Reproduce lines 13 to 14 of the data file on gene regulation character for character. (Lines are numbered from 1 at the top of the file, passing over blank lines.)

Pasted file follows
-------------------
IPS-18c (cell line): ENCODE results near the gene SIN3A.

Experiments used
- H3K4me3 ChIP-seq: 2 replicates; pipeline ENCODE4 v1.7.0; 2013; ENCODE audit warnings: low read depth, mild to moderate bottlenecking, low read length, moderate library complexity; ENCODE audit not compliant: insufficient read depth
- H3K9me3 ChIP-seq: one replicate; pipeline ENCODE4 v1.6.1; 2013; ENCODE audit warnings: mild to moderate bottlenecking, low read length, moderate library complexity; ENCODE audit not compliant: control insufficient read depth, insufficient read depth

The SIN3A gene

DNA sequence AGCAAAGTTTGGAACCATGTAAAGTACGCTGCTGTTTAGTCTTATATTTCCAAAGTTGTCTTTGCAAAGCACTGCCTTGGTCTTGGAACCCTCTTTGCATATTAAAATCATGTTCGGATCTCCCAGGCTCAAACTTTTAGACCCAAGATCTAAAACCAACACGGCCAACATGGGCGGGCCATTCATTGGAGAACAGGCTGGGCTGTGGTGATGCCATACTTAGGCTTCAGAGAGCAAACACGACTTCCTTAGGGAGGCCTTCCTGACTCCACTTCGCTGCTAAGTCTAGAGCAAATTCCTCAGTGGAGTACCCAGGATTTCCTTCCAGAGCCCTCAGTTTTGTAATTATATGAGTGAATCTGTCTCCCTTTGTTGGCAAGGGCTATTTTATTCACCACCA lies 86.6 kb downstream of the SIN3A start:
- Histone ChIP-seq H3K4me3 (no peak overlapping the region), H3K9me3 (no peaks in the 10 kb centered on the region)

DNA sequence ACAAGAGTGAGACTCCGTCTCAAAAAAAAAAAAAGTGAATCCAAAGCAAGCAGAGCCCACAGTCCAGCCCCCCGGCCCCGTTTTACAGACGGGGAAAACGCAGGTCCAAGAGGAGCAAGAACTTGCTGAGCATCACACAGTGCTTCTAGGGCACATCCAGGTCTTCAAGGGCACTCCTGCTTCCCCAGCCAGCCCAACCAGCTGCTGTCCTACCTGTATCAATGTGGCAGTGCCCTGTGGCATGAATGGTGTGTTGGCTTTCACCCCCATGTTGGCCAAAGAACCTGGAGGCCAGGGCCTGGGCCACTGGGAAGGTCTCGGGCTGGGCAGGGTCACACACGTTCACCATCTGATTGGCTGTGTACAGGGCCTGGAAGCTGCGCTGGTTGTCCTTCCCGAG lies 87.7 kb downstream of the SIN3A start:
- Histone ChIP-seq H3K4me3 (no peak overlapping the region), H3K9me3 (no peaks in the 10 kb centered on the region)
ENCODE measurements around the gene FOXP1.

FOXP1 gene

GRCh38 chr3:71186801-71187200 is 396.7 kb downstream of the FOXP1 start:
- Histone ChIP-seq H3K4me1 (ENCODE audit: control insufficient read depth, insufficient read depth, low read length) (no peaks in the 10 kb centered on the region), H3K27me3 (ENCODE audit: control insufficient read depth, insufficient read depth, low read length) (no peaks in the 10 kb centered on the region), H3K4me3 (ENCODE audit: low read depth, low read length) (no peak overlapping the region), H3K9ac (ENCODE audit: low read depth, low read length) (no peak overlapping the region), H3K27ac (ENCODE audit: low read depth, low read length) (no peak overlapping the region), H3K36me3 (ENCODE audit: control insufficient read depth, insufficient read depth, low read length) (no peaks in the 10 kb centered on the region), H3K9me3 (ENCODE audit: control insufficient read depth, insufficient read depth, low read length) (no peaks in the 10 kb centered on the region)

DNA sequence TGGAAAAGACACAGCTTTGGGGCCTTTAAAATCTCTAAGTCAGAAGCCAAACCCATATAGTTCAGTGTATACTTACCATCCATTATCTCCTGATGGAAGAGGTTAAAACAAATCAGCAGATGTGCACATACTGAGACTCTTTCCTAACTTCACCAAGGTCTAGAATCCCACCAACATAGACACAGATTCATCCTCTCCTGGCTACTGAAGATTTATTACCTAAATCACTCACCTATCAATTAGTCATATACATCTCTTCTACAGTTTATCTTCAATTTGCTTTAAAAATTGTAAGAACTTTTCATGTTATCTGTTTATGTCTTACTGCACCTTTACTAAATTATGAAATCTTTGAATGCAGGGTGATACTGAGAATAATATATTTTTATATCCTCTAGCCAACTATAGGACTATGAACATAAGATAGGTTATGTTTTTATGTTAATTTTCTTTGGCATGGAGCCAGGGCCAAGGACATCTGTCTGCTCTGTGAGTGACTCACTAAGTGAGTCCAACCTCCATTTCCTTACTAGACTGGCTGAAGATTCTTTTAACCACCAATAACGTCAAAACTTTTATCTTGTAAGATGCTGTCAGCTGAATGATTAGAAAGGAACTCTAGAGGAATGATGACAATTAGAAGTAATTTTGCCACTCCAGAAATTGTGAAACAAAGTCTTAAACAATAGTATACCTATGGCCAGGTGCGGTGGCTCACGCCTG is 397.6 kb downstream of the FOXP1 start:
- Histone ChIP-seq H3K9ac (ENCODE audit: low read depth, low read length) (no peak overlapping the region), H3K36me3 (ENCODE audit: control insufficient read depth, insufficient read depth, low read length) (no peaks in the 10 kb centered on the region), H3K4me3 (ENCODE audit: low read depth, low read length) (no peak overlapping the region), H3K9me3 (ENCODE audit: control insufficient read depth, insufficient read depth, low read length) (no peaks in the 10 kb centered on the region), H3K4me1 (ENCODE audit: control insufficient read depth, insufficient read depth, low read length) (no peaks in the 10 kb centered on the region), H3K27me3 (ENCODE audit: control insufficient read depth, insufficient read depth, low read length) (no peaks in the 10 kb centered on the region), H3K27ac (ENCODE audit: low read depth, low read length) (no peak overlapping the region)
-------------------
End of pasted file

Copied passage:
- Histone ChIP-seq H3K4me1 (ENCODE audit: control insufficient read depth, insufficient read depth, low read length) (no peaks in the 10 kb centered on the region), H3K27me3 (ENCODE audit: control insufficient read depth, insufficient read depth, low read length) (no peaks in the 10 kb centered on the region), H3K4me3 (ENCODE audit: low read depth, low read length) (no peak overlapping the region), H3K9ac (ENCODE audit: low read depth, low read length) (no peak overlapping the region), H3K27ac (ENCODE audit: low read depth, low read length) (no peak overlapping the region), H3K36me3 (ENCODE audit: control insufficient read depth, insufficient read depth, low read length) (no peaks in the 10 kb centered on the region), H3K9me3 (ENCODE audit: control insufficient read depth, insufficient read depth, low read length) (no peaks in the 10 kb centered on the region)

DNA sequence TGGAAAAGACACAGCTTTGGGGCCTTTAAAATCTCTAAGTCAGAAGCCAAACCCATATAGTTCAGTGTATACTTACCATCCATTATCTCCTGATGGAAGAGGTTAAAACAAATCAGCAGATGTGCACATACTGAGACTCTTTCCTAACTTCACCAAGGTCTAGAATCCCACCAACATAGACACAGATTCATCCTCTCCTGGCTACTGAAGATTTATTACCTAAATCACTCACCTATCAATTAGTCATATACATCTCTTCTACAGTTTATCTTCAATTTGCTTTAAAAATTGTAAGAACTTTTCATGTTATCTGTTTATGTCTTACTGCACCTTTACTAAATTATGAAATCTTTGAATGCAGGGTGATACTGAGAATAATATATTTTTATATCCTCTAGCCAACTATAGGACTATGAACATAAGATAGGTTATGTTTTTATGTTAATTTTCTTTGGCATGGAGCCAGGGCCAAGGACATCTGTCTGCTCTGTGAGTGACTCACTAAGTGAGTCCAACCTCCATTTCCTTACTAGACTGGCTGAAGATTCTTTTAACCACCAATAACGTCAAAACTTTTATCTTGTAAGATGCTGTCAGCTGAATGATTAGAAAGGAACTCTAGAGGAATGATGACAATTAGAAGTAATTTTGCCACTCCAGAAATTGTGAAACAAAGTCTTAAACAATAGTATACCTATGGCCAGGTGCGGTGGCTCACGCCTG is 397.6 kb downstream of the FOXP1 start: